Her act isn’t just one of courage. It also shows her faith in the goodness of people
It requires courage to stand up to racism by tackling the issue in person, but 15-year-old Yusra Rafeeqi is demonstrating her conviction by inviting strangers into her home for dinner. By opening her home, she and her family are fighting the battle by demonstrating their faith in people.
Concerned about the spread and openness of Islamophobia during the course of last year’s presidential campaign, Rafeeqi felt that if she could interact personally with people of all convictions, she could serve to educate people on Islam in a whole new way.
Thus was born the Facebook page and program Dine with a Muslim Family. She quickly found relief in how the project was received, especially amid the newly volatile climate many Muslims experienced in the past year.
Speaking to A Plus, Rafeeqi shares, “Knowing that our future president was confident in negative and ignorant thoughts on minorities, specifically Muslims, made me surprised that someone like this was widely supported.”
Prior to launching the program, her experiences gave her a litany of reasons to fear and avoid strangers. “In one instance, a car saw her [mother wearing a headscarf], pulled over while my family and I were walking on the street, and screamed ‘Heil Hitler,’ which made all of us very scared,” she said to HuffPost. However, she quickly realized that it was this instinct and distrust that spawned the anti-Islamic sentiment that she sought to change.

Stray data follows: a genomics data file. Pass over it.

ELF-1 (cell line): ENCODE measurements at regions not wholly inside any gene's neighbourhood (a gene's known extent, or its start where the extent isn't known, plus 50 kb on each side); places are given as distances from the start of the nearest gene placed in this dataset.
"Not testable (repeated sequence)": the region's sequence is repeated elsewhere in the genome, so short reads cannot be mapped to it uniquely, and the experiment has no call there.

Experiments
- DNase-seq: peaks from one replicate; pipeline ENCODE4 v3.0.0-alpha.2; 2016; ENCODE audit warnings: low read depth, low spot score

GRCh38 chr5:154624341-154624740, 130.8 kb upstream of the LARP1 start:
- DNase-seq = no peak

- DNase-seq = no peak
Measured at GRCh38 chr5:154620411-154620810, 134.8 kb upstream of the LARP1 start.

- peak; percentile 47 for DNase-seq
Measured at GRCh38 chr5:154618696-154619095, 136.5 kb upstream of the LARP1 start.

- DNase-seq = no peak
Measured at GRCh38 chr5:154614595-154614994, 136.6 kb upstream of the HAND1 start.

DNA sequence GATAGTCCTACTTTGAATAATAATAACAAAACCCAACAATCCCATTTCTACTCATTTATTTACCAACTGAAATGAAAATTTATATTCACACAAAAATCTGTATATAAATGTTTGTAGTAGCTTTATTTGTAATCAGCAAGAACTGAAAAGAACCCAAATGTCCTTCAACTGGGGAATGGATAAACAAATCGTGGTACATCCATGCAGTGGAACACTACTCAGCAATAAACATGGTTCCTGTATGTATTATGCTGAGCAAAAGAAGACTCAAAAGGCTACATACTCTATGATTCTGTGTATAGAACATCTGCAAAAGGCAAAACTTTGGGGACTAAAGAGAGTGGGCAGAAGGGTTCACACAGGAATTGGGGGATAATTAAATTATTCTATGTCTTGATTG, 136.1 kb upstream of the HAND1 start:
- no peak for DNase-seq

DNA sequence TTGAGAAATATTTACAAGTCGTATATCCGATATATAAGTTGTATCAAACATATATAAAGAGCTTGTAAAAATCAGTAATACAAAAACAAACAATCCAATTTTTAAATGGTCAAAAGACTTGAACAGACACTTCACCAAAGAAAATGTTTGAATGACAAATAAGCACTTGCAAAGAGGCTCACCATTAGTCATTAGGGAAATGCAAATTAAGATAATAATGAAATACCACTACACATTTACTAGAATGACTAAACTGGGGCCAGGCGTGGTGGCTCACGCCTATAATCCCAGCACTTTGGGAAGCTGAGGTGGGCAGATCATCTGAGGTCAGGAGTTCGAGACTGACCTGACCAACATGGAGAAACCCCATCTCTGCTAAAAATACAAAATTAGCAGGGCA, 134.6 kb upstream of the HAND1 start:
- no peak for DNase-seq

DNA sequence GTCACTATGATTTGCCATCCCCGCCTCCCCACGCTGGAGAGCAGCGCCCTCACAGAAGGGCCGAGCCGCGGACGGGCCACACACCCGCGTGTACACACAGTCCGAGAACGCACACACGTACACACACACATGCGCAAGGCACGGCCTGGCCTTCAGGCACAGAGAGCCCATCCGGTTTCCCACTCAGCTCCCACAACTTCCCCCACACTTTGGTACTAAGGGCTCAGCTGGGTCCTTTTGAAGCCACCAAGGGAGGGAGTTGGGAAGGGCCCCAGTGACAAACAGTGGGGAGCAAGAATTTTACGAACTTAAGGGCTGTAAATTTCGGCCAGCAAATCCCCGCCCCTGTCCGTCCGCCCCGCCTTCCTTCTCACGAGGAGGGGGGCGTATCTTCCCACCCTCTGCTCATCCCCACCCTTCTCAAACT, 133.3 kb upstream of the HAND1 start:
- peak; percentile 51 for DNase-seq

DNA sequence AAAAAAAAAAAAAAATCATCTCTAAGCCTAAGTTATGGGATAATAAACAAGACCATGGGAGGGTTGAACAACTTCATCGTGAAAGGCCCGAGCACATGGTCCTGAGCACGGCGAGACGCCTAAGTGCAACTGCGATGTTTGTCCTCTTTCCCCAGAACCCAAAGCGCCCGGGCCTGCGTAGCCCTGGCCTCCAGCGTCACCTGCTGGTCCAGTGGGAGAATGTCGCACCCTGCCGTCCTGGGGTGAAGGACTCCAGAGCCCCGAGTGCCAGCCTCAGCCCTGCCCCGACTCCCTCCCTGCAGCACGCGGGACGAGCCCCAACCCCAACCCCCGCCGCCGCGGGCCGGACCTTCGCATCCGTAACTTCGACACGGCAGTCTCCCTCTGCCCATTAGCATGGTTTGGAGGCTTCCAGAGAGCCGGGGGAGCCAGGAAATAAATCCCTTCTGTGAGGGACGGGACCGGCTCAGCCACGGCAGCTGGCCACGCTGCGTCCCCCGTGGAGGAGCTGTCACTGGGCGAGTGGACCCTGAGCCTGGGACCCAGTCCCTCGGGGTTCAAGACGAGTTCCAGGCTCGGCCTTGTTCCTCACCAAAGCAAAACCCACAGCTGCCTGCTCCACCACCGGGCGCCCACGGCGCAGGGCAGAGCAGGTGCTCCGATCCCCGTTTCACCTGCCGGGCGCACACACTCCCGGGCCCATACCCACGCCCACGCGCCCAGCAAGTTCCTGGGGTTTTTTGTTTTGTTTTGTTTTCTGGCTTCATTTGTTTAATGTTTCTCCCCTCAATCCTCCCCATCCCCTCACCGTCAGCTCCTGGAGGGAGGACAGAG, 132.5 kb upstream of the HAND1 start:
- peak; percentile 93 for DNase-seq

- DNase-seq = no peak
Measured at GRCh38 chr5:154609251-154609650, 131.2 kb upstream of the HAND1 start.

As the post above shares, Yusra and her dad were, quite literally, on the street corner inviting strangers into their home. As one might expect, the meals often begin with a bit of an awkward vibe, with all diners unsure of the expectations on the other side. But soon, after the formalities and requisite questions are addressed, the event evolves into something more lighthearted and jovial, as meals often do.
Heartened by the experiences thus far, Yusra plans on sticking with the program for as long as she can. “I plan to host dinners for as long as I can, at least until it’s time for college,” she said. Based on the experiences shared by her guests on social media, this could become a tough ticket for Northern California diners, so try to get an invite while they’re still available.